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Creepy masked performers - A.V. Club

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Creepy masked performers - A.V. Club Empty Creepy masked performers - A.V. Club

Post by Soulmonster on Wed Aug 24, 2011 8:39 am


Creepy masked performers - A.V. Club Deadmau5_jpg_627x325_crop_upscale_q85

by Bryan Bierman August 24, 2011

Most people enter the magical world of show business looking for something they haven’t got, and most of the time, that something is attention. But though many struggle to gain fame, the few who actually achieve it are often less than happy to find that, like the Sorcerer’s Apprentice, they’ve gotten way more than they bargained for, ending up wearing giant sunglasses, leading paparazzi on high-speed chases, or, ultimately, writing self-conscious songs about how oppressive fame can get even if they’re clearly big famewhores.

Some, however, have found a loophole: By wearing masks, they can get the onstage adulation they crave and avoid recreating “Welcome To The Jungle” in their personal life.

Perhaps the masks have a deeper meaning, forcing the audience to ponder the function of artists themselves. Art, after all, shouldn’t be a means to mere celebrity; the message of the work can get cluttered and confused with the image of its creator. These masked artists ask us not to focus on petty, artificial qualities, but what their music truly is: “l’art pour l’art,” art for art’s sake.

Or, possibly, they just needed a gimmick.

In any case, as we’re right up on Buckethead’s show at the TLA tonight, here are five of the most famous (not to mention creepy) masked musicians working today, most of whom are coming through Philly in the next couple months.

Mask: A white, plastic, expressionless face beneath an upside-down KFC bucket.
Secret identity: Guitarist
Brian Carroll, a.k.a. Buckethead, burst on the underground rock scene in the early ’90s, releasing a couple demos and soon making a name for himself. (A guy who wears a KFC bucket and plays like Eddie Van Halen on peyote is generally someone you take note of.) After leaving avant-garde supergroup Praxis, Mr. Bucket returned to solo work, releasing his most popular album, Monsters And Robots, in 1999.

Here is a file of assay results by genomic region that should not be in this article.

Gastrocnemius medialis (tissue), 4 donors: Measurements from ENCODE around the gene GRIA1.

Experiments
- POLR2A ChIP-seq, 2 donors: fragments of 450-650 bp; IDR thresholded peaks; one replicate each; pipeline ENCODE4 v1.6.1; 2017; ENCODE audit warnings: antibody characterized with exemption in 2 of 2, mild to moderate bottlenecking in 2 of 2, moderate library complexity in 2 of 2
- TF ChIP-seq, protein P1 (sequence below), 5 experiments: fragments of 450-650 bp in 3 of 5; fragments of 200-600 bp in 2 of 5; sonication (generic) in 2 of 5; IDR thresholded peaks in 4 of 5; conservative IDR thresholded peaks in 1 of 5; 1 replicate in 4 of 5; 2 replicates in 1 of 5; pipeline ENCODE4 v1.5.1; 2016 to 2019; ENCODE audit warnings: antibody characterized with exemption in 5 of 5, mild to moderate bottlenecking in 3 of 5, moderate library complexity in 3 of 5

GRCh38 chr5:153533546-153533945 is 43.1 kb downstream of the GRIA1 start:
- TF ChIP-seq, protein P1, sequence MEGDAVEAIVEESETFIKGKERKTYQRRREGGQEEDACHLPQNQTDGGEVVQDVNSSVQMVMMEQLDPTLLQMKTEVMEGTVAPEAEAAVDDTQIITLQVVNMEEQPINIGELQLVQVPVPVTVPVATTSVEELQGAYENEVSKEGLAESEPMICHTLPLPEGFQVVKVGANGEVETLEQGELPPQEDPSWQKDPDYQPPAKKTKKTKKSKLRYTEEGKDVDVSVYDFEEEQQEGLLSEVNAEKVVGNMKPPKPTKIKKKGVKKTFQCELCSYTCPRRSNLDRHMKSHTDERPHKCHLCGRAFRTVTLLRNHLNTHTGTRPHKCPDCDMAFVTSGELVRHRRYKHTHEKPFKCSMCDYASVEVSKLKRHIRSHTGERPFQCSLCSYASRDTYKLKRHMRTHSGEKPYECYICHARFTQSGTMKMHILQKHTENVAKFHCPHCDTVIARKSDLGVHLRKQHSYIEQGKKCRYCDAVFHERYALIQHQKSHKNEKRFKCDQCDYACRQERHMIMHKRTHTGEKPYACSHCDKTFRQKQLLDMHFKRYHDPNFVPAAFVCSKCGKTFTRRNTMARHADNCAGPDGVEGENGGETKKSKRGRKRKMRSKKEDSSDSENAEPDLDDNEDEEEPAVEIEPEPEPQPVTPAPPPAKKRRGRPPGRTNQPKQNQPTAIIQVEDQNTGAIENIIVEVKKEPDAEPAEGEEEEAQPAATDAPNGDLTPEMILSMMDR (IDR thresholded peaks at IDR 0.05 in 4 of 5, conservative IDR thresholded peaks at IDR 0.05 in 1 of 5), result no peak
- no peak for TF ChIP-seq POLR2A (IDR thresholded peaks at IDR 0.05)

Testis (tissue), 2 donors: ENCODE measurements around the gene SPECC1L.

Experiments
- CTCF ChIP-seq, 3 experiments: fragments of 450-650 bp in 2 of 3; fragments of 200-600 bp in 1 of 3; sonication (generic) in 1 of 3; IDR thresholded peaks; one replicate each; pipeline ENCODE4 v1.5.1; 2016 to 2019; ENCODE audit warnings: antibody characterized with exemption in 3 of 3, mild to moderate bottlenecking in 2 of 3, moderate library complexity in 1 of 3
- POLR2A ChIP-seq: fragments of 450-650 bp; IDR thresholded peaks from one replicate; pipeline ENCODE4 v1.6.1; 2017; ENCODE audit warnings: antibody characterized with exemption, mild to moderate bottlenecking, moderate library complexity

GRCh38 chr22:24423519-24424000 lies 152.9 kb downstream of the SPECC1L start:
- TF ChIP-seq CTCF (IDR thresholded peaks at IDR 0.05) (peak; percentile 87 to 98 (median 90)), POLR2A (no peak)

Featured on the album is “The Ballad Of Buckethead,” a Primus-backed track describing his supposed “upbringing” in which he was raised by chickens until the age of 17, when he left to become a rock star. But though he claimed to be able to last nearly two decades living in a dirty chicken coop, he could only take four years of working with Axl Rose. In 2000, Buckethead joined the reunited (and horrendous) Guns N’ Roses, replacing the over-it Slash on lead guitar. But after the infamously erratic Axl failed to even show up to numerous gigs
(including the 2002 Philly show that almost ended in riot), Buckethead returned to his solo work and the occasional appearance in your nightmares.

The Residents
Various, but the most iconic are giant eyeball heads with top hats
Secret identities: TheResidents are the O.G. mask-wearers, making music since before most of our list was born and releasing more than 60 albums in their 40-plus-year career. But who are they? To their credit, The Rez have kept it under wraps all these years. All we do know is that there are/were four members and they may or may not hail from Louisiana. That hasn’t stopped fans from guessing: Some theories include that they are/were The Beatles in disguise or that magicians Penn & Teller are members (not kidding).

Their music is almost a genre in itself, something in the realm of avant-garde art-pop, filled with creepy synths and cartoonish voices that have influenced a wide range of artists, from Jeff Buckley to Pee-wee Herman and Primus.